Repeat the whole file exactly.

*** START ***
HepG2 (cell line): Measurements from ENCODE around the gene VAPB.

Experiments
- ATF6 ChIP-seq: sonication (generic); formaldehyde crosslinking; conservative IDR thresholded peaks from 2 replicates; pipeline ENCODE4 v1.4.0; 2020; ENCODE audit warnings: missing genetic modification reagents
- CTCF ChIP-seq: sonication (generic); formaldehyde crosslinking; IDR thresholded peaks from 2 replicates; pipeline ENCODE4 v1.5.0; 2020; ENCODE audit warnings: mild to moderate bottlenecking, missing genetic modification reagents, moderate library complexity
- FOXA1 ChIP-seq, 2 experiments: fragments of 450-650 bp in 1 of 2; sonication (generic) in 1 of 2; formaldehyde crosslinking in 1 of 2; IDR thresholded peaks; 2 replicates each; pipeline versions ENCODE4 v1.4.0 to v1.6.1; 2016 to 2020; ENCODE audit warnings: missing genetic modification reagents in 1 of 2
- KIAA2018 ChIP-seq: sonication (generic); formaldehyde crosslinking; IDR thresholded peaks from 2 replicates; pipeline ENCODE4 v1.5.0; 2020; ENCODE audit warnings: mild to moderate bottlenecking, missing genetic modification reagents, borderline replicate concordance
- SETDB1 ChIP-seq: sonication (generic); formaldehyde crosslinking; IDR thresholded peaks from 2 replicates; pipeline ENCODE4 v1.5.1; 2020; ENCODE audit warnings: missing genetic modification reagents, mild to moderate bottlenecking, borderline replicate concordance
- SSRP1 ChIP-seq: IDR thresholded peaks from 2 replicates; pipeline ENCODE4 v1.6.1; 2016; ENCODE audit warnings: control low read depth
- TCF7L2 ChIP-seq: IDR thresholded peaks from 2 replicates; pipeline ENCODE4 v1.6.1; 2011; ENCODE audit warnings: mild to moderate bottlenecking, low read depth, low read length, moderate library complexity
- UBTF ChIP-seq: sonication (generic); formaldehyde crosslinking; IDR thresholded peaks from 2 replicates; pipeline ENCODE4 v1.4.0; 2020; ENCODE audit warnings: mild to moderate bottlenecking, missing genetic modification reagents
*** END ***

HepG2 (cell line): Measurements from ENCODE around the gene VAPB.

Experiments
- ATF6 ChIP-seq: sonication (generic); formaldehyde crosslinking; conservative IDR thresholded peaks from 2 replicates; pipeline ENCODE4 v1.4.0; 2020; ENCODE audit warnings: missing genetic modification reagents
- CTCF ChIP-seq: sonication (generic); formaldehyde crosslinking; IDR thresholded peaks from 2 replicates; pipeline ENCODE4 v1.5.0; 2020; ENCODE audit warnings: mild to moderate bottlenecking, missing genetic modification reagents, moderate library complexity
- FOXA1 ChIP-seq, 2 experiments: fragments of 450-650 bp in 1 of 2; sonication (generic) in 1 of 2; formaldehyde crosslinking in 1 of 2; IDR thresholded peaks; 2 replicates each; pipeline versions ENCODE4 v1.4.0 to v1.6.1; 2016 to 2020; ENCODE audit warnings: missing genetic modification reagents in 1 of 2
- KIAA2018 ChIP-seq: sonication (generic); formaldehyde crosslinking; IDR thresholded peaks from 2 replicates; pipeline ENCODE4 v1.5.0; 2020; ENCODE audit warnings: mild to moderate bottlenecking, missing genetic modification reagents, borderline replicate concordance
- SETDB1 ChIP-seq: sonication (generic); formaldehyde crosslinking; IDR thresholded peaks from 2 replicates; pipeline ENCODE4 v1.5.1; 2020; ENCODE audit warnings: missing genetic modification reagents, mild to moderate bottlenecking, borderline replicate concordance
- SSRP1 ChIP-seq: IDR thresholded peaks from 2 replicates; pipeline ENCODE4 v1.6.1; 2016; ENCODE audit warnings: control low read depth
- TCF7L2 ChIP-seq: IDR thresholded peaks from 2 replicates; pipeline ENCODE4 v1.6.1; 2011; ENCODE audit warnings: mild to moderate bottlenecking, low read depth, low read length, moderate library complexity
- UBTF ChIP-seq: sonication (generic); formaldehyde crosslinking; IDR thresholded peaks from 2 replicates; pipeline ENCODE4 v1.4.0; 2020; ENCODE audit warnings: mild to moderate bottlenecking, missing genetic modification reagents